The sensitivity and specificity of anti-PT, anti-β2GPI and anticardiolipin antibodies for APS
In all patient groups examined, the specificity of anti-PT, anti-β2-GPI and anticardiolipin antibodies for definite or probable APS was 68%, 99% and 85% and the sensitivity of each assay for definite or probable APS was 61%, 86% and 87% respectively.
For a number of years ACA and LA assays have been used for the laboratory diagnosis of APS; however, it is now widely accepted that these assays are not specific for APS. Recently, the antigenic targets of conventional ACA and LA have been more clearly defined as phospholipid-binding plasma proteins, namely β2-GPI and prothrombin, either alone or complexed with phospholipids ( McNeil et al, 1990 ; Galli et al, 1990 ; Bevers et al, 1991 ; Permpikul et al, 1994 ). Furthermore, a number of studies have demonstrated that antibodies to β2-GPI are highly specific for APS and are significantly associated with the clinical manifestations of APS, in particular thrombosis ( McNally et al, 1995 ; Balistrieri et al, 1995 ; Guerin et al, 1997 ). The value of measuring anti-PT antibodies as part of the laboratory diagnosis of APS has not been clearly defined and, although some investigators have reported the presence of anti-PT antibodies in patients with APS, an association between their presence and thrombosis in these patients was not observed ( Pengo et al, 1996 ; Galli et al, 1997 ; Arvieux et al, 1995 ).
In this study and as reported by other investigators, antibody recognition of prothrombin occurred only when prothrombin was absorbed onto a high-affinity binding solid support, notably γ irradiated or Nunc maxisorp but not plain polystyrene plates (data not shown). Interestingly, the behaviour of anti-PT antibodies in ELISA resembles that already observed for anti-β2-GPI antibodies, whereby antibodies can only recognize β2-GPI when it is immobilized onto certain solid supports ( Matsuura et al, 1994 ; Roubey et al, 1995 ; Arvieux et al, 1995 ; Rao et al, 1995 ; Galli et al, 1997 ).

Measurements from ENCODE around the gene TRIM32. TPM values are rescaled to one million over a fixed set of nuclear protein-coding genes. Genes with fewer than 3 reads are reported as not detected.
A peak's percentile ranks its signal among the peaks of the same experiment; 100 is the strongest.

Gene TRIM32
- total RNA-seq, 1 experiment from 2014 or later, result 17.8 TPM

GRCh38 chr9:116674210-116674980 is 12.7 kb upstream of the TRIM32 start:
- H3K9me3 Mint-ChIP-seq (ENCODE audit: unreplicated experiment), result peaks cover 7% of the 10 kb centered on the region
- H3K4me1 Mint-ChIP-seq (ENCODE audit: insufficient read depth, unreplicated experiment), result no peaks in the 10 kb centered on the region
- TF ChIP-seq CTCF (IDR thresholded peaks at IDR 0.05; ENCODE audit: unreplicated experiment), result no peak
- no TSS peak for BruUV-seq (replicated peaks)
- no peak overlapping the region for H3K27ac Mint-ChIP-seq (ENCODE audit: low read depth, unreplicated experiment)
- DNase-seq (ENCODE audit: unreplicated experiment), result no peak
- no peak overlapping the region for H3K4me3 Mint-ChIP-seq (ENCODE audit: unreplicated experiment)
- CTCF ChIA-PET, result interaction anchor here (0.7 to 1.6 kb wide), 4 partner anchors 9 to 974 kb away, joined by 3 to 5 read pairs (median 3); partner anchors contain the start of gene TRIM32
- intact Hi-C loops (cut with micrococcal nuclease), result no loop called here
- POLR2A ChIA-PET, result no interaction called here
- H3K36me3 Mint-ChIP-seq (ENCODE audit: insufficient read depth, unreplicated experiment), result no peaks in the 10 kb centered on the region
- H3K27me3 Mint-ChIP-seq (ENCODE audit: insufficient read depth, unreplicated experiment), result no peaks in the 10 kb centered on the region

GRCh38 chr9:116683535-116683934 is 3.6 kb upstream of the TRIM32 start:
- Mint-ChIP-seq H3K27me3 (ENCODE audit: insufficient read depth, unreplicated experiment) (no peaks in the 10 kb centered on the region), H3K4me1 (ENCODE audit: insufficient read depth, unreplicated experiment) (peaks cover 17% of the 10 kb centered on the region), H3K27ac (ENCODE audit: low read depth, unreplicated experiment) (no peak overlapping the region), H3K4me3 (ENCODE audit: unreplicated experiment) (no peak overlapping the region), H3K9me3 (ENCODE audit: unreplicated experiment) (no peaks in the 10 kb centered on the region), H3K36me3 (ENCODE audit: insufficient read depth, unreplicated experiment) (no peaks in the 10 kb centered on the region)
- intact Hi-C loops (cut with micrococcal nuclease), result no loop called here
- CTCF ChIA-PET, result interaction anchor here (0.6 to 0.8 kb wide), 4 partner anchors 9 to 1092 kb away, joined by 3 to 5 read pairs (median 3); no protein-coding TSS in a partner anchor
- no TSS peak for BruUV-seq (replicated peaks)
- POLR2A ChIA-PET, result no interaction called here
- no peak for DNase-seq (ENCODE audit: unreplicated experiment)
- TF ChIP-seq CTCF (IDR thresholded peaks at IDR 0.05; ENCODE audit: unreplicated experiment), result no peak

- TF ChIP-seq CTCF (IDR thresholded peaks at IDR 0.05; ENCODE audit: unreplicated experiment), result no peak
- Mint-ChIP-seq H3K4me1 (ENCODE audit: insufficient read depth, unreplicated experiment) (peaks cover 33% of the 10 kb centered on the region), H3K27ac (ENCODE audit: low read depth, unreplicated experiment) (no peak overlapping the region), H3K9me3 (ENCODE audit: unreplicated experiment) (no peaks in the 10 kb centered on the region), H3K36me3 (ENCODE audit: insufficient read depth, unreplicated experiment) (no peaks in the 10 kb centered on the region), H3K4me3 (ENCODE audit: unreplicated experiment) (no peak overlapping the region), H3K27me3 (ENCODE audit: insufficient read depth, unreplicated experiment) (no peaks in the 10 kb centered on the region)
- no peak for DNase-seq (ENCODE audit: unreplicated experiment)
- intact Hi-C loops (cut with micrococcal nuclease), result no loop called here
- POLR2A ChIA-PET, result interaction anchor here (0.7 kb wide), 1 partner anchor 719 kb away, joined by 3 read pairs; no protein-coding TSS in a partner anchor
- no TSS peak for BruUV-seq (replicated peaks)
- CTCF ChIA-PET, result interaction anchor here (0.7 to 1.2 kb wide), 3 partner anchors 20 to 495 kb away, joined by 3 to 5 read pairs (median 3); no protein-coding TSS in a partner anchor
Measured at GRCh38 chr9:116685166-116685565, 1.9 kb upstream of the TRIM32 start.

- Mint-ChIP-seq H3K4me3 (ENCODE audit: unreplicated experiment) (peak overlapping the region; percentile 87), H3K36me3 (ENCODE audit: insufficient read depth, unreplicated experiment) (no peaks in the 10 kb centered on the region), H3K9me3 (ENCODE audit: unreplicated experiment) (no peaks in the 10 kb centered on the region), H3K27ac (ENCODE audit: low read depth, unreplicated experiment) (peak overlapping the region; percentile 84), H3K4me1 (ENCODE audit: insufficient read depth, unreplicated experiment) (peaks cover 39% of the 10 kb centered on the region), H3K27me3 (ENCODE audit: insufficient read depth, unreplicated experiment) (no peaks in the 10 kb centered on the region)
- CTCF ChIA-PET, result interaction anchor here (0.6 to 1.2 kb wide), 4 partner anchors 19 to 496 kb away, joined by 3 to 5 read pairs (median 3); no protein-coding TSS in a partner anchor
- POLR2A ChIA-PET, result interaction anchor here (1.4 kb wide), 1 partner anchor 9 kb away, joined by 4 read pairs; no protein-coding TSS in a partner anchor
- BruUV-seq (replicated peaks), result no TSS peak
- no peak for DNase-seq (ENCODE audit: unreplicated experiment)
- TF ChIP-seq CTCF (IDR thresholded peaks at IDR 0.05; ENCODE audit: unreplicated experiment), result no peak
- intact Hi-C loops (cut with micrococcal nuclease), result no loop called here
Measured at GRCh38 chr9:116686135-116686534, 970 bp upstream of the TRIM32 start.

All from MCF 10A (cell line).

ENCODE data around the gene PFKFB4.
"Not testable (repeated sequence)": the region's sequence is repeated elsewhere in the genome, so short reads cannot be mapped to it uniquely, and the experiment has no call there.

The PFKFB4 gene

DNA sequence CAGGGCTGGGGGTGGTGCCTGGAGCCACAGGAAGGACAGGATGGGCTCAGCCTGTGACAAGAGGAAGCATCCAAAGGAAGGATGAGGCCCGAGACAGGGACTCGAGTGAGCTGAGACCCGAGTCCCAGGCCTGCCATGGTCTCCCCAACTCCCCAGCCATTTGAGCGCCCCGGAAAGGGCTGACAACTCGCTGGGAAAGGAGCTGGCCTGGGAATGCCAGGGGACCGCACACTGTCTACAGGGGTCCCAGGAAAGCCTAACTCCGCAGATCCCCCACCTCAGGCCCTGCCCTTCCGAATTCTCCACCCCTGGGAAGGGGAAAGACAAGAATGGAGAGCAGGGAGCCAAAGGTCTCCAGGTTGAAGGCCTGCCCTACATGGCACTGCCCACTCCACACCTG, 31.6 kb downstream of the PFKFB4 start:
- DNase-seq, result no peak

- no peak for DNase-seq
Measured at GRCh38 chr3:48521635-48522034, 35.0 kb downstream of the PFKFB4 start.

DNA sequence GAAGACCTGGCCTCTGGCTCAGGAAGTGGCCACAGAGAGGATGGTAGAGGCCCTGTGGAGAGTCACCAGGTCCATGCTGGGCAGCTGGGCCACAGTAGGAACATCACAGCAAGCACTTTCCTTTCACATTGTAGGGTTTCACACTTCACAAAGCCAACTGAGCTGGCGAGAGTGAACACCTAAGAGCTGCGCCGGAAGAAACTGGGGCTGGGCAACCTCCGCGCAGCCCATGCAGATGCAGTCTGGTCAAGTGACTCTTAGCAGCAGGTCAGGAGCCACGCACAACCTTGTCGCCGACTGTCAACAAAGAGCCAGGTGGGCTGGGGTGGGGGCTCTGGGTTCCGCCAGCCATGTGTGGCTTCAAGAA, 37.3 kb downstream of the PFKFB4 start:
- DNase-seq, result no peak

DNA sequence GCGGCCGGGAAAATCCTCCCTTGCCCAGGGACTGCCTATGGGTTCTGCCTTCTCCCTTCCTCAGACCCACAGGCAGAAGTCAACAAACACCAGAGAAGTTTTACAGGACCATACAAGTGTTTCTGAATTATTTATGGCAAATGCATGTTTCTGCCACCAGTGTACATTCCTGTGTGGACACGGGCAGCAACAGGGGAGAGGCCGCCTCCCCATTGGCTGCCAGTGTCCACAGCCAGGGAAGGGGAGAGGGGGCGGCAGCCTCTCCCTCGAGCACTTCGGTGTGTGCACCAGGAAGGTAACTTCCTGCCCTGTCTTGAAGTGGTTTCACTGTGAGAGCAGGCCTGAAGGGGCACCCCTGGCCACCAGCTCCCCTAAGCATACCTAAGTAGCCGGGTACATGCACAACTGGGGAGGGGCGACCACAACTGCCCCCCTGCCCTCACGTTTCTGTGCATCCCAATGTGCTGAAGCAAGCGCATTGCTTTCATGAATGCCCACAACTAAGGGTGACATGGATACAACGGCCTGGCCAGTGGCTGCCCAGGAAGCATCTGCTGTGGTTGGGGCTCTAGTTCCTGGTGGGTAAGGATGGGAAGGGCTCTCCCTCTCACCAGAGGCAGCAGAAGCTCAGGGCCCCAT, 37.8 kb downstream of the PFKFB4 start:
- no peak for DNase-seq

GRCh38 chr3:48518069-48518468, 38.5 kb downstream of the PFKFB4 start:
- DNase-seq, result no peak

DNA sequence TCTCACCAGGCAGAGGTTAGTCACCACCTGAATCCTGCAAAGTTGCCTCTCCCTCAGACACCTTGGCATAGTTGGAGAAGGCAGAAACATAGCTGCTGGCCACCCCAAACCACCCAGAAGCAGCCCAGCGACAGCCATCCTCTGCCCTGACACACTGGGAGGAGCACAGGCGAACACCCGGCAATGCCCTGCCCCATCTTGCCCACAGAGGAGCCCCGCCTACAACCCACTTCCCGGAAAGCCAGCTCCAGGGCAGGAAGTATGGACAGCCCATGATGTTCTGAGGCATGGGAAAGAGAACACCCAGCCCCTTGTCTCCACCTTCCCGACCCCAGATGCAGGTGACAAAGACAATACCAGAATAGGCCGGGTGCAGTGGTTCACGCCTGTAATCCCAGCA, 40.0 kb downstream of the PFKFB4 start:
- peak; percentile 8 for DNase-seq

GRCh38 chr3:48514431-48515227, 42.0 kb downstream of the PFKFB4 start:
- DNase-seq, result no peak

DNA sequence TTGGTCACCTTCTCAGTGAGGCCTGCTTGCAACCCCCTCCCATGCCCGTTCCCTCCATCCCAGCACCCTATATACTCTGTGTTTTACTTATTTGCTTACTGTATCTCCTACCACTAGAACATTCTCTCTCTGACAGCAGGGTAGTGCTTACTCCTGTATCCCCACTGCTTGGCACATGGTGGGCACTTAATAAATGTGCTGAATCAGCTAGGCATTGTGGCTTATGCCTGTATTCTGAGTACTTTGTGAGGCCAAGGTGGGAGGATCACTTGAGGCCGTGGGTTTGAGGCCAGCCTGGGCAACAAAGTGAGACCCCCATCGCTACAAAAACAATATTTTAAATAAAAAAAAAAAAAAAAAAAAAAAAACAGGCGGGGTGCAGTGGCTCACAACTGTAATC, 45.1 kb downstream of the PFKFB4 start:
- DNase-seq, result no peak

The nature of the epitope recognized by anti-prothrombin antibodies was investigated by inhibition studies. In all the plasmas tested, anti-prothrombin antibodies were specifically absorbed with solid-phase prothrombin at a concentration of 40 μg/ml, whereas no change in antibody reactivity was noted to ovalbumin, an irrelevant control antigen. Furthermore, in five of eight APS patients, antibodies did not recognize prothrombin in fluid phase at a similar concentration. However, three APS patients did bind to fluid-phase prothrombin. These findings suggest that there is a mixture of epitopes recognized by anti-PT antibodies, some of which appear conformationally determined. Other investigators have also proposed that anti-PT antibodies may be directed at separate epitopes on the prothrombin molecule ( Rao et al, 1996 ).
The prevalence of IgG anti-PT antibodies in patients classified as APS according to the classification criteria of Alarcón-Segovia & Sanchez-Guerrero (1989) was 63%. However, an association between the presence anti-PT antibodies and thrombosis in these patients with APS was not observed. Similar to this study, other investigators have also failed to demonstrate an association between the presence of anti-PT antibodies and thrombosis in APS ( Pengo et al, 1996 ; Swadzba et al, 1997 ; Forastiero et al, 1997 ). Pengo et al (1996 ) reported an incidence of 50% for anti-PT antibodies in a group of patients with antiphospholipid antibodies and at least one clinical manifestation of APS. Another group reported a prevalence of 58% for IgG and IgM antibodies to prothrombin in patients with APA; however, only 37% of this patient cohort had clinical manifestations of APS, the remaining patients had separate clinical features ( Galli et al, 1997 ).
In this study, however, when all of the clinical features of APS were examined, an association between the presence of antibodies to prothrombin and APS was observed. This may imply that antibodies to prothrombin in APS are more strongly associated with clinical manifestations such as fetal loss or thrombocytopenia. However, the number of patients in this study is too small to allow this question to be definitely addressed. In contrast to antibodies to prothrombin, anti-β2-GPI antibodies specifically identify all patients with definite APS and are significantly associated with a history of thrombosis in these patients ( Guerin et al, 1997 ).
The prevalence of anti-PT antibodies in SLE was 33% which is similar to the reported incidence of LA and ACA ( Love & Santoro, 1990). Of the SLE patients reviewed (n= 20) for clinical evidence of APS, only one was identified with probable APS. This patient did not have raised levels of anti-PT antibodies. Conversely 25% of this SLE group had elevated levels of antibodies to prothrombin without clinical evidence of APS.